From: Miroslav Herold <miroslav_herold@...>
                                                  To: <Czechlist@egroups.com>
                                                  Sent: Saturday, September 30, 2000 9:24 PM
                                                  Subject: Re: [Czechlist] TIN


                                                  > Well, that is rather strange. Insofar, I have not met anybody with DIC who
                                                  > is not "platce DPH".
                                                  > BR
                                                  > Mirek
                                                  > **************************************************************
                                                  > Ing.Miroslav HEROLD, CSc.
                                                  >
                                                  > tlumocník/prekladatel/poradenství/volný novinár
                                                  > tel.: xx420 2 536549
                                                  > mobil: 0606 865870
                                                  > ***********************************************************
                                                  > >
                                                  > >It is wrong! By obtaining DIC you register for the income tax, not VAT!
                                                  > >
                                                  > >
                                                  > >
                                                  >
                                                  >
                                                  >
                                                  >
                                                  >
                                                • Palik
                                                  ... In CR, the DIC is an identification number for a payer of *any* tax - real estate tax, income tax, VAT, ...whichever it could be. That means that you need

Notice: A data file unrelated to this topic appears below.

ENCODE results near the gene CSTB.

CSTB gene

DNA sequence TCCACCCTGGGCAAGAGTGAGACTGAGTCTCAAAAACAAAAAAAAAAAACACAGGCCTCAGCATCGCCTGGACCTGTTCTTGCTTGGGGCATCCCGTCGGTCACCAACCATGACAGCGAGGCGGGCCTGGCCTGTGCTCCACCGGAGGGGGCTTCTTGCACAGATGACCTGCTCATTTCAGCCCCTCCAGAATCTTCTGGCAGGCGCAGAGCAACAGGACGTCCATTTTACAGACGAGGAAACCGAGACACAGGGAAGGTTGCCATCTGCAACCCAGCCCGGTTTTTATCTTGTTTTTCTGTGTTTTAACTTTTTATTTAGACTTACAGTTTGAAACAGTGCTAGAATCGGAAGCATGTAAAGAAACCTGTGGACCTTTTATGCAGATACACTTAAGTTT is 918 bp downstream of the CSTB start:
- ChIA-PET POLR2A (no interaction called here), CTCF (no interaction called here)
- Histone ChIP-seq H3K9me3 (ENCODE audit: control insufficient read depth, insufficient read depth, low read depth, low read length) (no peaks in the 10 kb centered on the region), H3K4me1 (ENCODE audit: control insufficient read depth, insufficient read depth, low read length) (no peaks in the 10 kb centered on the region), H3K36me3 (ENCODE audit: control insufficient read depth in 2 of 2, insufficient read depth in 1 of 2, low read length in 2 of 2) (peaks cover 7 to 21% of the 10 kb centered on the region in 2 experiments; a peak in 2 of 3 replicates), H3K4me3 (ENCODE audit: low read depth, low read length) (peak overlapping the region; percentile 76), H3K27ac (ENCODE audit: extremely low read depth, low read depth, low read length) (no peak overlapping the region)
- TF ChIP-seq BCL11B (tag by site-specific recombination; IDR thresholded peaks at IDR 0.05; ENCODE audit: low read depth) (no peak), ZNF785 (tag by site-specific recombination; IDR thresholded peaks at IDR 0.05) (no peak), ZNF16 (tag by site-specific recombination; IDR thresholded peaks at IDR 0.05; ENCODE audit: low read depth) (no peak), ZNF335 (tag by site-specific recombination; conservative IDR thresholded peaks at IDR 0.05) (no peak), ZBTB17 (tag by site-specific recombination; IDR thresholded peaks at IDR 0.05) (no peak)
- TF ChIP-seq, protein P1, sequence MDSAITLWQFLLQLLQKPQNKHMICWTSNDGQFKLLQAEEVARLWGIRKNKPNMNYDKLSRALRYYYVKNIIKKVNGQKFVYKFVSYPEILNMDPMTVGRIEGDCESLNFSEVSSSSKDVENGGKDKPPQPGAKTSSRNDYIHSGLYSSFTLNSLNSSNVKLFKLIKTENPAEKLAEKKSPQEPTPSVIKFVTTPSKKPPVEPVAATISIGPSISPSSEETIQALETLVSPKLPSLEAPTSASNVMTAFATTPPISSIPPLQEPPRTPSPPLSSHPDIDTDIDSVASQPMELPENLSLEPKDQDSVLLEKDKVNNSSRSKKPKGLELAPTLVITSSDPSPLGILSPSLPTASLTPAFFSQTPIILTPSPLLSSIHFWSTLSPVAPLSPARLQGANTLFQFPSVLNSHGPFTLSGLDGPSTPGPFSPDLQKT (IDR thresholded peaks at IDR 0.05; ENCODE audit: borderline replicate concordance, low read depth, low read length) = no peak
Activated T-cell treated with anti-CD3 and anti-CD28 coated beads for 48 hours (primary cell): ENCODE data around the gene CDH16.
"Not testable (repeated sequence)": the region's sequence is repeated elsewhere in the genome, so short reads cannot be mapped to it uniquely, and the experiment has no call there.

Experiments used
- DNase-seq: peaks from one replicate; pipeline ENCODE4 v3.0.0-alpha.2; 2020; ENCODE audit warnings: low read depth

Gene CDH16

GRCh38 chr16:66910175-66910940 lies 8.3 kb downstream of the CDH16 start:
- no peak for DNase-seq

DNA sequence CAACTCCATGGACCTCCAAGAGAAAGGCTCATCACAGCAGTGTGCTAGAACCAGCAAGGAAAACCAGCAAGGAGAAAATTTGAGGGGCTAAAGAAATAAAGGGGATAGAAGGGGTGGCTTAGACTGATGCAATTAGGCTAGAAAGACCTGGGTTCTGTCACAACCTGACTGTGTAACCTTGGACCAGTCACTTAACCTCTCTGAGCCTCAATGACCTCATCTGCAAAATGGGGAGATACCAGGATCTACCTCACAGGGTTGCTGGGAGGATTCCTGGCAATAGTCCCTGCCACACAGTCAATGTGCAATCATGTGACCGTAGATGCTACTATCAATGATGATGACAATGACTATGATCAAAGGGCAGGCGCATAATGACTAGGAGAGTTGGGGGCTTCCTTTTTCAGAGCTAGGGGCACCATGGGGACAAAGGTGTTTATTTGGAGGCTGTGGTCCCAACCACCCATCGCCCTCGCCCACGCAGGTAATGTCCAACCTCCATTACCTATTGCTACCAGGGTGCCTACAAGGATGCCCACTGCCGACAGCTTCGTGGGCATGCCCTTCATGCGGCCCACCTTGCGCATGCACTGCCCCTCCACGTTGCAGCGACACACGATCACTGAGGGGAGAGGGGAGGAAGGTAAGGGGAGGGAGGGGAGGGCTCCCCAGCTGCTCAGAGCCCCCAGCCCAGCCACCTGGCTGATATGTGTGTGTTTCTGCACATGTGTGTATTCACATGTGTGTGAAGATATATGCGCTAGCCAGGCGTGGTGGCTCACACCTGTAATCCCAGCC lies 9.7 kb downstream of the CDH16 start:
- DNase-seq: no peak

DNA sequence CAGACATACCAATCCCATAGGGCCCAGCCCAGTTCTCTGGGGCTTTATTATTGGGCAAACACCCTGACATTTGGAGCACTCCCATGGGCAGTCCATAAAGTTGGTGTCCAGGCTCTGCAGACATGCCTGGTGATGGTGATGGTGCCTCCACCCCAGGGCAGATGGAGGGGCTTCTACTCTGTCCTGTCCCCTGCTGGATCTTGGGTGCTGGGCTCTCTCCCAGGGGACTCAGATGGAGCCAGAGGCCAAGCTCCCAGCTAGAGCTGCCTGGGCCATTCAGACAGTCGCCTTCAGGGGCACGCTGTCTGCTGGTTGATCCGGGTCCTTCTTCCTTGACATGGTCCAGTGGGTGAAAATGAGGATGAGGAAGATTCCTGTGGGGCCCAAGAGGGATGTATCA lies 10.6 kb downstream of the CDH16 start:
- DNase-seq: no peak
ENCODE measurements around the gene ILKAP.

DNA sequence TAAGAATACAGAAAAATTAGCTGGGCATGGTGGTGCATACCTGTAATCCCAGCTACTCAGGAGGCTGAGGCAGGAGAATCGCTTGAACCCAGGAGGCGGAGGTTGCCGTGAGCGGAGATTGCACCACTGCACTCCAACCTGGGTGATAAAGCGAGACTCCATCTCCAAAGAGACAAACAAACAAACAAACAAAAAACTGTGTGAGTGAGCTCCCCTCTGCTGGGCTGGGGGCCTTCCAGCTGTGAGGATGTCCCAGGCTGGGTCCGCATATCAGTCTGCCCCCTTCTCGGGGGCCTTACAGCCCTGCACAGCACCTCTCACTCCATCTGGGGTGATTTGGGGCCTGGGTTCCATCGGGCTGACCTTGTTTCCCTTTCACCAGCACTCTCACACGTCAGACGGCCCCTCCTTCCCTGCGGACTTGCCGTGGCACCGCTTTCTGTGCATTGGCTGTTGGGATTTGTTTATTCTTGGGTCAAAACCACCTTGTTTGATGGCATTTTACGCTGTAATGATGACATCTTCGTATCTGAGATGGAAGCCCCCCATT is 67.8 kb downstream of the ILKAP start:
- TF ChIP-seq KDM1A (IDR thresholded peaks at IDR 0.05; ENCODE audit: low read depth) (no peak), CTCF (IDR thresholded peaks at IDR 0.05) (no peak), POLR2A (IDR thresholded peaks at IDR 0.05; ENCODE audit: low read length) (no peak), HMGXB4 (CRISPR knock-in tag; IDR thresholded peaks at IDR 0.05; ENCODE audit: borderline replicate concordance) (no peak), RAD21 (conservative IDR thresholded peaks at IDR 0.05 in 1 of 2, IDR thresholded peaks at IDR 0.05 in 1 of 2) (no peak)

Message 24 of 25 , Oct 2, 2000
                                                  • 0 Attachment
                                                    > >It is wrong! By obtaining DIC you register for the income
                                                    > tax, not VAT!

                                                    In CR, the DIC is an identification number for a payer of *any* tax - real
                                                    estate tax, income tax, VAT, ...whichever it could be. That means that you
                                                    need not be a VAT-payer and still you may be assigned a DIC. The revenue
                                                    office distinguishes the different taxes by the respective account numbers -
                                                    but the identification of the paying subjects is always the same: their
                                                    DICs.
                                                    (This information was confirmed by a tax adviser.)

                                                    Love
                                                    Vlasta
                                                    ---
                                                    Odchozí zpráva neobsahuje viry.
                                                    Zkontrolováno antivirovým systémem AVG (http://www.grisoft.cz).
                                                    Verze: 6.0.191 / Virová báze: 91 - datum vydání: 11.9.2000
                                                  • Otto Pacholik
                                                    ... And I am the second and surely not the last one. As soon as you want to be self-employed it is mandatory to be registered with your tax office. Those
                                                    Message 25 of 25 , Oct 2, 2000
                                                    • 0 Attachment
                                                      > So, I am the first one.

                                                      And I am the second and surely not the last one. As soon as you want to be
                                                      self-employed it is mandatory to be registered with your tax office. Those
                                                      people in the Czech Republic having no DIC can just run into problems. DIC
                                                      is nothing more and nothing less than confirmation of the fact you have
                                                      registered yourself as a taxpayer with your respective tax office. Having
                                                      DIC enables you to register as a taxpayer of any taxes you "wish" (income
                                                      tax, road tax, VAT).

                                                      Otto
                                                    Your message has been successfully submitted and would be delivered to recipients shortly.